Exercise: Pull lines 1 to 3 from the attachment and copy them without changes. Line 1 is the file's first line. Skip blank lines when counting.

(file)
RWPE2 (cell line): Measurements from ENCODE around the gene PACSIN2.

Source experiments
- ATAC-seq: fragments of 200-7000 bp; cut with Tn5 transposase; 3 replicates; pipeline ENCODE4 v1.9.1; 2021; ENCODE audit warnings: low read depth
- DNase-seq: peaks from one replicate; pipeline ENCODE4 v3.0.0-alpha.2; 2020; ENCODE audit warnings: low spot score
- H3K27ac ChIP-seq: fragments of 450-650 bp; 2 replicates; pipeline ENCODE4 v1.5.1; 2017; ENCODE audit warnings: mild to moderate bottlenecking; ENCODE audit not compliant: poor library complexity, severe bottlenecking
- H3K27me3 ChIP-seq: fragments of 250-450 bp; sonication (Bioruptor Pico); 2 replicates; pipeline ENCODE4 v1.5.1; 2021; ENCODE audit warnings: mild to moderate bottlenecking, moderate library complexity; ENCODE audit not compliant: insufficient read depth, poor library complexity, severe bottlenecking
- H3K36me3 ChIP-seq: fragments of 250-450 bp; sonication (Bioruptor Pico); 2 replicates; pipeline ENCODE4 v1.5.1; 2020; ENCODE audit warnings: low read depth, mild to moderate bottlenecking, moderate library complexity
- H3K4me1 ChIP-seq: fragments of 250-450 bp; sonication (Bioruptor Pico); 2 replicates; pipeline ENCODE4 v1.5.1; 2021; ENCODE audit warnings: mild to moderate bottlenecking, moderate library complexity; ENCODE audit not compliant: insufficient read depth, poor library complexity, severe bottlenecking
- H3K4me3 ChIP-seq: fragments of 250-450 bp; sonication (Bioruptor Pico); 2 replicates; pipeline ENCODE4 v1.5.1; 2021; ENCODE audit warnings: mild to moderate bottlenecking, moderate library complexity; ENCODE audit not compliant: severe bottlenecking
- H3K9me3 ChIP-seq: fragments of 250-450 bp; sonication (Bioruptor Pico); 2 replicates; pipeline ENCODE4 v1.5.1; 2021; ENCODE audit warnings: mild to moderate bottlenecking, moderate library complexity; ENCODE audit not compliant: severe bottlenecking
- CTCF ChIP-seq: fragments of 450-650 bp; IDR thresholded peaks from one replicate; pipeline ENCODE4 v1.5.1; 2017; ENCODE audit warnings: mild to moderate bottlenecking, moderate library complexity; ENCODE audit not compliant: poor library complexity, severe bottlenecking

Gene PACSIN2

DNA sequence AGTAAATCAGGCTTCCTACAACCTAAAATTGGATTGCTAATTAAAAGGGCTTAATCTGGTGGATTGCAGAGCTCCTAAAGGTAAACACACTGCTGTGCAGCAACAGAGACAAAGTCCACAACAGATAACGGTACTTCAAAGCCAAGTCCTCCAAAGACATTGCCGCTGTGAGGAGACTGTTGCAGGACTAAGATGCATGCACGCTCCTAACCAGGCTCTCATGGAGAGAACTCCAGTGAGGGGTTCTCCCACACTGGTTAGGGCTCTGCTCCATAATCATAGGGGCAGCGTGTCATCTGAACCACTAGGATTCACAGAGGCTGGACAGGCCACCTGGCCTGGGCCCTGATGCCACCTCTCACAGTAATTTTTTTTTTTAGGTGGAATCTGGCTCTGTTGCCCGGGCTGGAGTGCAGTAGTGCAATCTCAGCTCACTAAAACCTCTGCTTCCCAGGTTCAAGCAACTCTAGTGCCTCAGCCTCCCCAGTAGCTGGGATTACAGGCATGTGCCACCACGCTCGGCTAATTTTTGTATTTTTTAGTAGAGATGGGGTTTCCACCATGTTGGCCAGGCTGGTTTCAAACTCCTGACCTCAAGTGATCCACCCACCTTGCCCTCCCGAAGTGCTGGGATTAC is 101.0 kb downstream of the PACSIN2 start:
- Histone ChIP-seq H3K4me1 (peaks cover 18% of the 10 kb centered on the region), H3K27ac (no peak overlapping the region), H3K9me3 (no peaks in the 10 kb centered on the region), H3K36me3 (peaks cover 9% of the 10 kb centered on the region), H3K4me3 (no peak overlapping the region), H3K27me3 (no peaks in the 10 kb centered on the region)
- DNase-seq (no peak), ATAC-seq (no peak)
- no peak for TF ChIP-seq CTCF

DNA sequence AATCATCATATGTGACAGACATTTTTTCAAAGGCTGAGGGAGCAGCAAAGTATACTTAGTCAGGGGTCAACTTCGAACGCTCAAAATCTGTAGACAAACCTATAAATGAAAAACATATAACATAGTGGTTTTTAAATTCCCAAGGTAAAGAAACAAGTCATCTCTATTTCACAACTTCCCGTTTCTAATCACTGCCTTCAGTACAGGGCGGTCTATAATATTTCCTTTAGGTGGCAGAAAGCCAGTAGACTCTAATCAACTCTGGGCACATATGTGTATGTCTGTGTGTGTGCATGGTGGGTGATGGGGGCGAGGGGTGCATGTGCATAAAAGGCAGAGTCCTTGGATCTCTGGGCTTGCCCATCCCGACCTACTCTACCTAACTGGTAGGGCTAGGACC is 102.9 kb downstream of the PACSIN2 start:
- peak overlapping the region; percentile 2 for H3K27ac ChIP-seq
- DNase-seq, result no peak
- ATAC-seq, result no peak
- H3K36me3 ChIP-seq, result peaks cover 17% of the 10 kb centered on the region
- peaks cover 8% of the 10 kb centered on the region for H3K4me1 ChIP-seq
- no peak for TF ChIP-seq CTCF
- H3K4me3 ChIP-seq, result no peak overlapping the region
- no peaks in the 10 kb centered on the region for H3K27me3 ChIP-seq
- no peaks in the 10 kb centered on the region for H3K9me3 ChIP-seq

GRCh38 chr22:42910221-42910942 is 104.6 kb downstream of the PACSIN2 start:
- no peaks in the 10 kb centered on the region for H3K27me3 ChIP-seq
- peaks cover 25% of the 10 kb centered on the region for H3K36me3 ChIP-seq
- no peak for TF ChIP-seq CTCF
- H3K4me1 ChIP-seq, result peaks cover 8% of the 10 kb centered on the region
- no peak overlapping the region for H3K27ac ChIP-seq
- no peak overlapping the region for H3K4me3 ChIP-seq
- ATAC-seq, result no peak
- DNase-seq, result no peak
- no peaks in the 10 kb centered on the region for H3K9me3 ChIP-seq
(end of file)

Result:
RWPE2 (cell line): Measurements from ENCODE around the gene PACSIN2.

Source experiments
- ATAC-seq: fragments of 200-7000 bp; cut with Tn5 transposase; 3 replicates; pipeline ENCODE4 v1.9.1; 2021; ENCODE audit warnings: low read depth